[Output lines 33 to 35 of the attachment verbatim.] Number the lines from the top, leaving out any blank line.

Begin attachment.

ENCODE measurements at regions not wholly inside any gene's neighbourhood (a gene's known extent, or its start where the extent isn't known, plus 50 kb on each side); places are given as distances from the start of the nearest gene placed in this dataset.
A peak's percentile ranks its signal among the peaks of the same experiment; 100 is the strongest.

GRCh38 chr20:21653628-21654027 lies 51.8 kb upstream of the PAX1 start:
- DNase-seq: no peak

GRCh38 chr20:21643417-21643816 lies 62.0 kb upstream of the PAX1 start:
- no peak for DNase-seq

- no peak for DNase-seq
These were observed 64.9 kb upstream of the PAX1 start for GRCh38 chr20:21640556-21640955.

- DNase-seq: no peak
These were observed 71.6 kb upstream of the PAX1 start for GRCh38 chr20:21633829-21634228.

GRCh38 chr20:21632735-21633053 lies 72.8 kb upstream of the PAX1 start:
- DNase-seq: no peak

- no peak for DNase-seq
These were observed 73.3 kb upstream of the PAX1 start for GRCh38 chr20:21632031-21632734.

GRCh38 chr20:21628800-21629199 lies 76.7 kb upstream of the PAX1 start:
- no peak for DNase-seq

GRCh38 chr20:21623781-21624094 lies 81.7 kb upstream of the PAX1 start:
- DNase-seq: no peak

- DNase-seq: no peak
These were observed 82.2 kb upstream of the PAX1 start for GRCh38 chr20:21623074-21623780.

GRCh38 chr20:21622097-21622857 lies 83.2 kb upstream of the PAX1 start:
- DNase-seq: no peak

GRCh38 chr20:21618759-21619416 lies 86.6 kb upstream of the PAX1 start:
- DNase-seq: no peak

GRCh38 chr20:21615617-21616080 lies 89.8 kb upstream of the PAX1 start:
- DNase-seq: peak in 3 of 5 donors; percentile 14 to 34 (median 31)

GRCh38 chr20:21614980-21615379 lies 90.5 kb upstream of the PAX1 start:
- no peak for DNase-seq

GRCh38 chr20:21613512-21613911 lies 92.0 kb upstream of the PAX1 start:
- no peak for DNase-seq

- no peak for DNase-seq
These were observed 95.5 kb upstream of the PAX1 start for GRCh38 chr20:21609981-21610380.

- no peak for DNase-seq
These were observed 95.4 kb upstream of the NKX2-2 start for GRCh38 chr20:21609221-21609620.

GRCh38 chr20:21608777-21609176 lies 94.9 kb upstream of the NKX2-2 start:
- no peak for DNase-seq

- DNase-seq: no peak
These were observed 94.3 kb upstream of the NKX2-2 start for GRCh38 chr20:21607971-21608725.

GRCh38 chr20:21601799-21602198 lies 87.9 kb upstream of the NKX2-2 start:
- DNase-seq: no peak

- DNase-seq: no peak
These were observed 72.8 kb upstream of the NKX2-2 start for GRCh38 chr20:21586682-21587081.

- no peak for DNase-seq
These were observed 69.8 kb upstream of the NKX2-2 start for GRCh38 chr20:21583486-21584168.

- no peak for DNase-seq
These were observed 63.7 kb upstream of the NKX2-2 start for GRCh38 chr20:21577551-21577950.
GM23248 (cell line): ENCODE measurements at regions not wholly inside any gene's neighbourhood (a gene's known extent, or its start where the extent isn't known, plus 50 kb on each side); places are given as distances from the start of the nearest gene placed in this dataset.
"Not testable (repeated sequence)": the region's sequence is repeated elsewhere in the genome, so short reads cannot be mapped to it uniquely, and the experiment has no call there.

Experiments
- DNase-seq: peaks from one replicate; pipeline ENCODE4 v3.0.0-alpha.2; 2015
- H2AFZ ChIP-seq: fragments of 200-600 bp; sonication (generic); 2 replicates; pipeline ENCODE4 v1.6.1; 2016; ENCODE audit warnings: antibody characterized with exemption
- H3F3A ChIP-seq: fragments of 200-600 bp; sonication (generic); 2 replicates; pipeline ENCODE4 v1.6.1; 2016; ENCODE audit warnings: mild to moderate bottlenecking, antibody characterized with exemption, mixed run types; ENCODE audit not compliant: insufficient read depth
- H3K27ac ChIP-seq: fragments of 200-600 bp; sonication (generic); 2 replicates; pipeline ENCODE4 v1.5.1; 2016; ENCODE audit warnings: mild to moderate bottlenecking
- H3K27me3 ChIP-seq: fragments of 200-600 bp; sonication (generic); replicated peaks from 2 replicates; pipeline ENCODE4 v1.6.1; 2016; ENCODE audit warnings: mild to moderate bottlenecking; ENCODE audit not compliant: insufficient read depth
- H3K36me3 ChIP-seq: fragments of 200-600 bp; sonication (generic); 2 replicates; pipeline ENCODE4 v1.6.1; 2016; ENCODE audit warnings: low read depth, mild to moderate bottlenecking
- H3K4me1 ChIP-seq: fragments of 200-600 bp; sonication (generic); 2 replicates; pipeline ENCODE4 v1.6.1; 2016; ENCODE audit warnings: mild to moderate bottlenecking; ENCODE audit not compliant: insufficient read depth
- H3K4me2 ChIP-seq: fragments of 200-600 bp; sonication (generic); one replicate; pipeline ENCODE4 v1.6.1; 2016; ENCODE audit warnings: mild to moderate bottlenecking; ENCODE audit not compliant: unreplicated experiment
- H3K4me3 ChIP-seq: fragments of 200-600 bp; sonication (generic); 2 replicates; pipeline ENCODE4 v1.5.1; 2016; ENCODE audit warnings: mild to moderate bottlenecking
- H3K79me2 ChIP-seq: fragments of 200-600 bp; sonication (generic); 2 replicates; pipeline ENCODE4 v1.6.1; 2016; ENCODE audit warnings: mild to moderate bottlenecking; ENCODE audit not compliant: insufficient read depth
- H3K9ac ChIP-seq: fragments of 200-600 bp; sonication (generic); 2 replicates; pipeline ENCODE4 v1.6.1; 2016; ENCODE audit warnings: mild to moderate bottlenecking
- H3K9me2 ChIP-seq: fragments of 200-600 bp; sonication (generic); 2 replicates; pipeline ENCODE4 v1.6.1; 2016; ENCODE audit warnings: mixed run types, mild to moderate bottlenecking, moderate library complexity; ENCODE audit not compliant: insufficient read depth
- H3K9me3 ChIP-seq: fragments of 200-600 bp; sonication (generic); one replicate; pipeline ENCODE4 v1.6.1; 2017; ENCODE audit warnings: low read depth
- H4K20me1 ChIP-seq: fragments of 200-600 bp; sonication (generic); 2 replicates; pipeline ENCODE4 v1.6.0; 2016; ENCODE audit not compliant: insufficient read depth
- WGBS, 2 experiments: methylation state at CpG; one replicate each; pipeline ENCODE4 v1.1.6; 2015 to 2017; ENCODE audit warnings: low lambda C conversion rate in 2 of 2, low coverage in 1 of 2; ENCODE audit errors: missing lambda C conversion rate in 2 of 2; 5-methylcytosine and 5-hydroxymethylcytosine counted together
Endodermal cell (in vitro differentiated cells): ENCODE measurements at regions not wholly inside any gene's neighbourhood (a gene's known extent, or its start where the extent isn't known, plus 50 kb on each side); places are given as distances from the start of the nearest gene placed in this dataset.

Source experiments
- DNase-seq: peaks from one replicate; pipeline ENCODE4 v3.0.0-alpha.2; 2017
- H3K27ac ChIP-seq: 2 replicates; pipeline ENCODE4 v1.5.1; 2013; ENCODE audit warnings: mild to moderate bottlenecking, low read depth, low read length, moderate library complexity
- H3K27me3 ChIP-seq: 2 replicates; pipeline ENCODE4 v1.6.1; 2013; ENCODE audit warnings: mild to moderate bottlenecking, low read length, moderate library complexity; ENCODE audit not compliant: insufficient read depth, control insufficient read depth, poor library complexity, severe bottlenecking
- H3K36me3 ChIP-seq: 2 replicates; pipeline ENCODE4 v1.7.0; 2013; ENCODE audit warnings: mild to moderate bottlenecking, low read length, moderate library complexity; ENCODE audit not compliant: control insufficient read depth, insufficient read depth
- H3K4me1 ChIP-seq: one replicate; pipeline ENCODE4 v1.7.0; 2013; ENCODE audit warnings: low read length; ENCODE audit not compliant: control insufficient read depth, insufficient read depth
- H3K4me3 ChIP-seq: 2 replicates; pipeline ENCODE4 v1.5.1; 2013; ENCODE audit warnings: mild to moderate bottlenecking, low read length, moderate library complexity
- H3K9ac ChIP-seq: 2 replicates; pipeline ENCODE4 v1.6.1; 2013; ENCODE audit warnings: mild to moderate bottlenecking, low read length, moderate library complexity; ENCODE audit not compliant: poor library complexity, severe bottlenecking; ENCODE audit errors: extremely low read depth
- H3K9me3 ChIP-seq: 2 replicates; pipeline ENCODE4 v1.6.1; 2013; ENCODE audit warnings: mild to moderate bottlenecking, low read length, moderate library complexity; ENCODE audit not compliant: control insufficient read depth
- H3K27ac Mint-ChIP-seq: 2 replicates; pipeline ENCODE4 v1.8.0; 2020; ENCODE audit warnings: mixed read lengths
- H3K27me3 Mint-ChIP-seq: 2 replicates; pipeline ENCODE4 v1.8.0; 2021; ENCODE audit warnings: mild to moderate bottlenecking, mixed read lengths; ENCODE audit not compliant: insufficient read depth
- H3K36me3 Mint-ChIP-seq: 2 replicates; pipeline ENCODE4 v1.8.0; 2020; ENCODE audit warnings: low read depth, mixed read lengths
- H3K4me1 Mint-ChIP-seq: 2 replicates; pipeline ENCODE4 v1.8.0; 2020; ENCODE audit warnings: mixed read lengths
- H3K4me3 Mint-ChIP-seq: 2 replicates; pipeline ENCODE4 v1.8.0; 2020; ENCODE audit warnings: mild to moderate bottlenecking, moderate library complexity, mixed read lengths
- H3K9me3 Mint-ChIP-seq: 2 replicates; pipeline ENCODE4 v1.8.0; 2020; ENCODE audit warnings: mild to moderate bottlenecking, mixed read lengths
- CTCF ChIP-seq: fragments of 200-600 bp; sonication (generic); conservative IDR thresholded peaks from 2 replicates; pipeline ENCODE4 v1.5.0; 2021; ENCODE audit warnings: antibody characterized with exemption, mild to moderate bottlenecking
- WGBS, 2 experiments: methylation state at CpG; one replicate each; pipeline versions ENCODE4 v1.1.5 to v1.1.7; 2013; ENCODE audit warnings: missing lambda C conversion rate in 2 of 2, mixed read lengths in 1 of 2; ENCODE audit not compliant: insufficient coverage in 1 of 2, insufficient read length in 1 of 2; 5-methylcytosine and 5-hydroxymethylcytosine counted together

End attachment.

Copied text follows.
- no peak for DNase-seq
These were observed 95.4 kb upstream of the NKX2-2 start for GRCh38 chr20:21609221-21609620.

GRCh38 chr20:21608777-21609176 lies 94.9 kb upstream of the NKX2-2 start: